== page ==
now you are speakin’ my language! if only there were some sort of modeling framework that people could use to resample simulated urban contexts…. ;) how about a game design toolkit! you could give the Douchlords their own gentrifying rules and pit them against the McMansionites. or watch the streetgrid branchings and striations change as you move the layout parameter from Daikanyama toward Istanbul. or maybe, if you got ambitious, you might try to pipe/hack together a simulation filter that expressed the attribute ‘aesthetic refinement that maintains intrinsic conviviality’, just to see what you came up with when you tried to articulate such a thing. ‘playing’ with urban simulation design as a way of trying to create a collaborative utopia, ftw!

    now you’ve gone and made me rant around my Picnic talk preemptively! :)

  3. speedbird says :

    AH HAHAHAHAHA, excellent.

  4. neb says :

    oh, and it will be superb to sit canalside with you at the cafe and chat all things utopian and otherwise whilst you are Amsterdammed.

    also: the simulated Douchelords are not worthy of correct spelling.

  5. speedbird says :

    Indeed, it’s something I’ve been looking forward to for a long, long time – seeing *your* A’dam.

  6. Laurent says :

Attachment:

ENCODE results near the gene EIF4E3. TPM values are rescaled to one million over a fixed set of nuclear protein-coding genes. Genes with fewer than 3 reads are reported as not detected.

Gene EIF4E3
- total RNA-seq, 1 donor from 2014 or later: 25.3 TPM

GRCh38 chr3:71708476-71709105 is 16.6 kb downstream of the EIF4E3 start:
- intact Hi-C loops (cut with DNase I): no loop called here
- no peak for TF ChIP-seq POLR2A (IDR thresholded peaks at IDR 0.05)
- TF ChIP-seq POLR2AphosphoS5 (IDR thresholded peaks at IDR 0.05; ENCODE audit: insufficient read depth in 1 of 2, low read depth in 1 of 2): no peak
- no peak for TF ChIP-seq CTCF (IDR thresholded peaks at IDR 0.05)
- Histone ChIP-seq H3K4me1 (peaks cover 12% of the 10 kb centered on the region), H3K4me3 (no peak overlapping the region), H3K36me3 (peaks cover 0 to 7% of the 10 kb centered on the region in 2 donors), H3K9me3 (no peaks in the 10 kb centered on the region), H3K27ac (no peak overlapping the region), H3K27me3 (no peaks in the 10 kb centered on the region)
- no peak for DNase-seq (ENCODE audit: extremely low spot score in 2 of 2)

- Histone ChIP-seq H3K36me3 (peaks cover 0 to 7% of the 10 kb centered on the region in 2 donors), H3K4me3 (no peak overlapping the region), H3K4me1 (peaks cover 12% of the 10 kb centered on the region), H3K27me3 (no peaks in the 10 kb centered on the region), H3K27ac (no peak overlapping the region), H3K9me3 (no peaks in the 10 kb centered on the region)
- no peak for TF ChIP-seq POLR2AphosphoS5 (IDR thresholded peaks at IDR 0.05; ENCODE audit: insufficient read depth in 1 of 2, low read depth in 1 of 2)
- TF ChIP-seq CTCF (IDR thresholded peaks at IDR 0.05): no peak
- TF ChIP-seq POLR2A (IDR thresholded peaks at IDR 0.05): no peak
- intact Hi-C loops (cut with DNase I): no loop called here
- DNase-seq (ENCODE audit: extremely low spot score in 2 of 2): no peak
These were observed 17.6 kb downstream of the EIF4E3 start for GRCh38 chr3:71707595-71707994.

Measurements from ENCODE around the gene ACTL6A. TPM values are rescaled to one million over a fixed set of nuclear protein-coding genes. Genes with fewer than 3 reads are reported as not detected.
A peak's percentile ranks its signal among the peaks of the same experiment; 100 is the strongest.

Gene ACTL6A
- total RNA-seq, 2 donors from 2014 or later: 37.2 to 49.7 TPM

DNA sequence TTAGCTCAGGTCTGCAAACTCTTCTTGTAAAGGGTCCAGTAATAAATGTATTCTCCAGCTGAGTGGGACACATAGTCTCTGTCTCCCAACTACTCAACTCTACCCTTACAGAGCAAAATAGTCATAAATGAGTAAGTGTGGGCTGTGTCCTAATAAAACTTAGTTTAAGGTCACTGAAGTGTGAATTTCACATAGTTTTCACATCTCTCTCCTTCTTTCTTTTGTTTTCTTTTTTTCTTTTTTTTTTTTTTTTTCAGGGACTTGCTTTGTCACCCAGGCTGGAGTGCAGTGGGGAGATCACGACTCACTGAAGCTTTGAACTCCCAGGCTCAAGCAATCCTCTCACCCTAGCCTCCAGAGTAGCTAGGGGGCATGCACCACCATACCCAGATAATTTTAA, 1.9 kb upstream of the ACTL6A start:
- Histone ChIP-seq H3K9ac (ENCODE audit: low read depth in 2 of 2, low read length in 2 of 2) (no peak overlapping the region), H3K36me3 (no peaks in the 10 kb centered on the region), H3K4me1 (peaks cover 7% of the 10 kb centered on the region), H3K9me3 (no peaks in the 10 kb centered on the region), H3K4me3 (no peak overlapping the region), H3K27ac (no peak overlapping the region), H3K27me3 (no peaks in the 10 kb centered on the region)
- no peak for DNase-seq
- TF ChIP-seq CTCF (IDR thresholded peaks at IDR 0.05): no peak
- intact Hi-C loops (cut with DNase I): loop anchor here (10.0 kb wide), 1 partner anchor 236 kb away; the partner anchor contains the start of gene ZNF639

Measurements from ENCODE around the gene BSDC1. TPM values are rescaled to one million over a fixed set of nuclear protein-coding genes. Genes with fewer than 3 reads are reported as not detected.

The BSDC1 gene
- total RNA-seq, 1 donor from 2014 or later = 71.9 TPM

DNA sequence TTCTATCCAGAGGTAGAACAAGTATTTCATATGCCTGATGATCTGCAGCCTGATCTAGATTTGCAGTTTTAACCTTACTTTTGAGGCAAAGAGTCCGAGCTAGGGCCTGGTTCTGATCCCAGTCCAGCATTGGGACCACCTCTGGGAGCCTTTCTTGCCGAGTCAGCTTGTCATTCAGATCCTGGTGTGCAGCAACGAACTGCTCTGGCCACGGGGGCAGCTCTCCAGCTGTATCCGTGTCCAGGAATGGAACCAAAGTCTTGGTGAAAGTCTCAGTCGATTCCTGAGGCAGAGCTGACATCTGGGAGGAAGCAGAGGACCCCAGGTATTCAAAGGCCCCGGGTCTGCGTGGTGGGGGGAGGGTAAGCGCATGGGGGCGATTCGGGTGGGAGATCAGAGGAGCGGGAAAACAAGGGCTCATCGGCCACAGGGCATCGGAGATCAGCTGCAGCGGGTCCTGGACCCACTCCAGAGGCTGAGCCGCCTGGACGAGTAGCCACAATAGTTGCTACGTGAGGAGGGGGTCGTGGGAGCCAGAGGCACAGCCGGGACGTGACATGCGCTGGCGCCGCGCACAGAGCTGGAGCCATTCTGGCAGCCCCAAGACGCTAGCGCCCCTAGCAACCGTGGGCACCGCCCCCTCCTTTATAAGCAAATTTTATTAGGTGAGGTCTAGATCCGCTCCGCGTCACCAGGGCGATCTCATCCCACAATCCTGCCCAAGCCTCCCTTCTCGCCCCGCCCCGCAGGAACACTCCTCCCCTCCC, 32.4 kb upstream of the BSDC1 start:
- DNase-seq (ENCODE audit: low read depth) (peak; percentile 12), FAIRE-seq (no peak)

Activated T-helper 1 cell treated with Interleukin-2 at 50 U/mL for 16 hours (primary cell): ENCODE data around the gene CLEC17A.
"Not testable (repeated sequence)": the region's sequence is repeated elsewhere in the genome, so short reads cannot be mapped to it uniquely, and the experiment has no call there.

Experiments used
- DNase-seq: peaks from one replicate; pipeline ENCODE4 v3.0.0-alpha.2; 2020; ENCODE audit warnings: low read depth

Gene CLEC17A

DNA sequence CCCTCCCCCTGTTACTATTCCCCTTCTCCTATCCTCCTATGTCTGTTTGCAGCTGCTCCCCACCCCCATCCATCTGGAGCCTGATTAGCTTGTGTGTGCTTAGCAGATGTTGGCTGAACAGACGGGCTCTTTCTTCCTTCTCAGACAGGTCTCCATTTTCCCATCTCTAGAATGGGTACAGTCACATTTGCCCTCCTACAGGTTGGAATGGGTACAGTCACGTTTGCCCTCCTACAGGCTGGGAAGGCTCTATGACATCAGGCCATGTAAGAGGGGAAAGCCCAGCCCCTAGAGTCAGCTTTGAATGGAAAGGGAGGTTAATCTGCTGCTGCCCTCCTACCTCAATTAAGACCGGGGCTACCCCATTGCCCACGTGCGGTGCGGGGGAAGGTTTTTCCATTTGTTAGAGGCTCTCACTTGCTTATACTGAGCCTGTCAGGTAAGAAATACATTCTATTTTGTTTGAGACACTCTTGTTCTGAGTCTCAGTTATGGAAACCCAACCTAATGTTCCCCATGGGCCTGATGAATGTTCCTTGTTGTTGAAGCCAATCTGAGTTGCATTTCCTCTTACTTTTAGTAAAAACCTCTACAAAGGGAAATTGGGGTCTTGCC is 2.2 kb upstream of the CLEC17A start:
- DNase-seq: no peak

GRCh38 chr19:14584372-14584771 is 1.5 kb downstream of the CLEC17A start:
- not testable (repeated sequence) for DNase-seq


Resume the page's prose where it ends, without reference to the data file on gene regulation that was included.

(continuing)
“overprivileged douchelords”, I’ll keep this ine in mind for my next trip to Paris or London.

    Adam, the best post-it was still this one you didn’t mention:
    Adam has rocked
    Mate, you rocked Korea!

  7. Enrique Ramirez says :

    Interesting that you associate that most hated of skyscrapers, Walter Gropius’, Pietro Belluschi’s, and Emery Roth’s Pan Am building, with romantic and nostalgic ideas about architectural modernism. I’ve yet to read Meredith’s Clausen’s book on the topic …. but I would be curious to hear your own take.

    The other day, I heard someone here at Princeton refer to book stores as the “canary in the coal mine” of successful urban life. Is that something to add ro your list? Is good book shopping too specific of a demand?

  8. speedbird says :

    I thought “[t]housands of idiosyncratic small bookshops, cafés, bars and other service establishments” would just about cover that. ; . )

    (I agree with your Princeton buddy, BTW.)